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Volume 37 of the Code of Federal Regulations (CFR) contains the regulations issued by the Copyright Office, as authorized by the Copyright Act. See especially Copyright Act §§701 and 702 (“The Register of Copyrights is authorized to establish regulations not inconsistent with law for the administration of the functions and duties made the responsibility of the Register under this title. All regulations established by the Register under this title are subject to the approval of the Librarian of Congress.”).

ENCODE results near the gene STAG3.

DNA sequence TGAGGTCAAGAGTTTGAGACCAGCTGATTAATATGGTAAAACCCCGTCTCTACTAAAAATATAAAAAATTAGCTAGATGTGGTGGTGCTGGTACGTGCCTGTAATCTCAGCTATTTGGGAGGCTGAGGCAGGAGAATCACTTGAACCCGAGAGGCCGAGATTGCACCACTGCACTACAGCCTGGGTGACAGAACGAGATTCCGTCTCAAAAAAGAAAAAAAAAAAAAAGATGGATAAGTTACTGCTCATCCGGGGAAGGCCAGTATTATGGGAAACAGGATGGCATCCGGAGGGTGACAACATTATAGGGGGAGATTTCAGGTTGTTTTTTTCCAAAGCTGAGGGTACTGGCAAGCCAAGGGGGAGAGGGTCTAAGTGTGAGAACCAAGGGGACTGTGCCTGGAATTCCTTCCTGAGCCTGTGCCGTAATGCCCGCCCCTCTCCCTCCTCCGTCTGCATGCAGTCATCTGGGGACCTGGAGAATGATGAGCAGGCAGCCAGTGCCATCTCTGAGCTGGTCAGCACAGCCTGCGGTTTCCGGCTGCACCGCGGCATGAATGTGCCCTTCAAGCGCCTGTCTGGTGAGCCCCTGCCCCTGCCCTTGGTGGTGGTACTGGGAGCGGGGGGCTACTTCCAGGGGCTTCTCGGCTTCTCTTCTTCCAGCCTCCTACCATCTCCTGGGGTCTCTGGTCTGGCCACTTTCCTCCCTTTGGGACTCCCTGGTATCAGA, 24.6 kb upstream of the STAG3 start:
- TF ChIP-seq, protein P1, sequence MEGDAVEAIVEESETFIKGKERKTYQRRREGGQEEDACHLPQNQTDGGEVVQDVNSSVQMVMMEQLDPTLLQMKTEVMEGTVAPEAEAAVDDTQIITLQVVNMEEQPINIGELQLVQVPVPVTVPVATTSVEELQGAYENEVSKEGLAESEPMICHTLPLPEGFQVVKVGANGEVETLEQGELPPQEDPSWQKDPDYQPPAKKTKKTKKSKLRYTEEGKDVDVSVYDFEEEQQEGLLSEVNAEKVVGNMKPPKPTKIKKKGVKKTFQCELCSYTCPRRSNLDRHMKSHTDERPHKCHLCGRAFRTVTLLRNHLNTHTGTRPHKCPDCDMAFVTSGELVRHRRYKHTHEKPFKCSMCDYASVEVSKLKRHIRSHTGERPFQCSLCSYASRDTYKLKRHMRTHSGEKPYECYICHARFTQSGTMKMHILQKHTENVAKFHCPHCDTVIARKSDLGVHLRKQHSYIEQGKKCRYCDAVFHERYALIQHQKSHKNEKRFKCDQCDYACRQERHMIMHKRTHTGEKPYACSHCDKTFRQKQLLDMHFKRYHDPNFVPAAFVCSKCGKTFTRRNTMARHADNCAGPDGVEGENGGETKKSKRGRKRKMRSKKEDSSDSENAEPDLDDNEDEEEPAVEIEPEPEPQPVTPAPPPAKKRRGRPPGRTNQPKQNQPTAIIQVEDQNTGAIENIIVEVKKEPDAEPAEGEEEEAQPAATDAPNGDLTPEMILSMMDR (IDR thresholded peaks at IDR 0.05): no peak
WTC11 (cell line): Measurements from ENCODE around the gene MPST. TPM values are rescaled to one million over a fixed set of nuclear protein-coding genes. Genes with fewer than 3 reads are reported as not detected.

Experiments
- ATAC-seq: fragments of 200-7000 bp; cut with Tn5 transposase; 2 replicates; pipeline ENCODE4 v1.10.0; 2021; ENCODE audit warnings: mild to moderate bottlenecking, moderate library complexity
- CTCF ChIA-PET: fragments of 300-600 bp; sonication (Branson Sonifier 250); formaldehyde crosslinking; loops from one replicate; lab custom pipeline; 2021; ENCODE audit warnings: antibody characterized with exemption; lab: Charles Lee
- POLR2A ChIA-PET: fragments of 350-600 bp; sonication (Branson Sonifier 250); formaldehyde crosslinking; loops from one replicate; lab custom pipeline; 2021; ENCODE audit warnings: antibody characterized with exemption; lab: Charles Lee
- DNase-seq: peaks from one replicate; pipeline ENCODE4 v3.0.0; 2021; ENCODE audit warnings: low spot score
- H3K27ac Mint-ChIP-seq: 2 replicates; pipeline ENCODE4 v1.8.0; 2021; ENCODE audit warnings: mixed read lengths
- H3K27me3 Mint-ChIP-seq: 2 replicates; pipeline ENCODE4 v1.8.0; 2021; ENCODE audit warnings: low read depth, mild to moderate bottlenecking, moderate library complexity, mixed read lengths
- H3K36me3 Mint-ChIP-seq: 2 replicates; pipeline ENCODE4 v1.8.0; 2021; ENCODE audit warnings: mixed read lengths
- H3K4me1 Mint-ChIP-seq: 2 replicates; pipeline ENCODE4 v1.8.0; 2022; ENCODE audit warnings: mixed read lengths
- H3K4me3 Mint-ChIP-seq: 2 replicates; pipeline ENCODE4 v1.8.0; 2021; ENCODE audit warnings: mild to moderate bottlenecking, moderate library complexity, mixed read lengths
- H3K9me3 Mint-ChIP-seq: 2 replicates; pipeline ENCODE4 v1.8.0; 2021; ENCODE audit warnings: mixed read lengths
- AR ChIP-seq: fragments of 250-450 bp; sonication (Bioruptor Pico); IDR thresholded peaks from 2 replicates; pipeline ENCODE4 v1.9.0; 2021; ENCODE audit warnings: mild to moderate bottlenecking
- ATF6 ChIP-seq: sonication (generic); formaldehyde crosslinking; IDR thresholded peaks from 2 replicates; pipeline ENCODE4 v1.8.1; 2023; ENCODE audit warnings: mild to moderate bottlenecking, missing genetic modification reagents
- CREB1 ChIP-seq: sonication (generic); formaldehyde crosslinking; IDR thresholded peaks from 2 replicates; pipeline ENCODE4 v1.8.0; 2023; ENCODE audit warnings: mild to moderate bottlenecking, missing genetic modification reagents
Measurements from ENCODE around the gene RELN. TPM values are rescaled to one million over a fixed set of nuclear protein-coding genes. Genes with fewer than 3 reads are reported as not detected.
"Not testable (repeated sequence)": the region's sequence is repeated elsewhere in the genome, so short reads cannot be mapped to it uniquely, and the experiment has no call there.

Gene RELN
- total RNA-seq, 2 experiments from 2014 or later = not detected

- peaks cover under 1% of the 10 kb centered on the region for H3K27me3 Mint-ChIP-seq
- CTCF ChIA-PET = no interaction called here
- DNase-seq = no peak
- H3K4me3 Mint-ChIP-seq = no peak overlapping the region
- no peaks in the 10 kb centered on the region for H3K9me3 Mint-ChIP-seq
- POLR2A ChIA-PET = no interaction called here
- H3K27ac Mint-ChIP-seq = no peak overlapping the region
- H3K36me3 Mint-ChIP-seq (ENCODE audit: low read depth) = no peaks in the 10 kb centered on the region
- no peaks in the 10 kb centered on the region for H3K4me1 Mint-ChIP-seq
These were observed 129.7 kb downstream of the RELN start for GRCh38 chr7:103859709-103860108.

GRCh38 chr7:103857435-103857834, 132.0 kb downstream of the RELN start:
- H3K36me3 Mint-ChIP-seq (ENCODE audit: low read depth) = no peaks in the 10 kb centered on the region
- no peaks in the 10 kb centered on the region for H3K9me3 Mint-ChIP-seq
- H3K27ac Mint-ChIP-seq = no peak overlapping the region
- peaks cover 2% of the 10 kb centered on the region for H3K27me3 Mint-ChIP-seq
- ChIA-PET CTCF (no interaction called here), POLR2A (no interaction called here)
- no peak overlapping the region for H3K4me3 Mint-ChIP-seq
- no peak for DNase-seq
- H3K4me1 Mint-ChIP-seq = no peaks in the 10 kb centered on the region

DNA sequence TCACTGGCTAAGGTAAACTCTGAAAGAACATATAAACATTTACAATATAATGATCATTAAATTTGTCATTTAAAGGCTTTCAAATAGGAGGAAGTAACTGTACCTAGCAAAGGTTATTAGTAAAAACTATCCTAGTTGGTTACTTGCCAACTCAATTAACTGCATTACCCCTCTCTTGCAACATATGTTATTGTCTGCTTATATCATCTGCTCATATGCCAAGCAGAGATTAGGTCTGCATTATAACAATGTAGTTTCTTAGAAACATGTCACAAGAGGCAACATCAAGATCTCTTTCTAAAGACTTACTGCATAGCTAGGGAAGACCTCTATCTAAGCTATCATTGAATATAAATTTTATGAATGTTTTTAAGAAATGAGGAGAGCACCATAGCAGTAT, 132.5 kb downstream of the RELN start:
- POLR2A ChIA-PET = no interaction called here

The precise legal status of these regulations is a bit unclear (at least to me). I will leave the details to a course on Administrative Law, but the basic issue is this: virtually all federal regulations appearing in the CFR have been promulgated either by one of the agencies within the Executive Branch – e.g., the Department of Commerce, the Department of Labor, etc. – or one of the so-called “independent agencies” (e.g., the Securities and Exchange Commission, the Federal Trade Commission, etc.). The Copyright Office, however, is – unique among federal agencies, I believe – part of the Library of Congress, which is, as its name suggests, an arm of Congress. For complex constitutional reasons, there are substantial limits on the scope and the nature of rule-making and rule- executing functions that Congress can delegate to entities under its control. See Boweher v. Synar, 478 US 714 (1986) Nonetheless, notwithstanding this somewhat theoretical problem, the Copyright Office regulations are an important part of the practice of copyright law, and you should be aware of their existence. The following is a brief excerpt.
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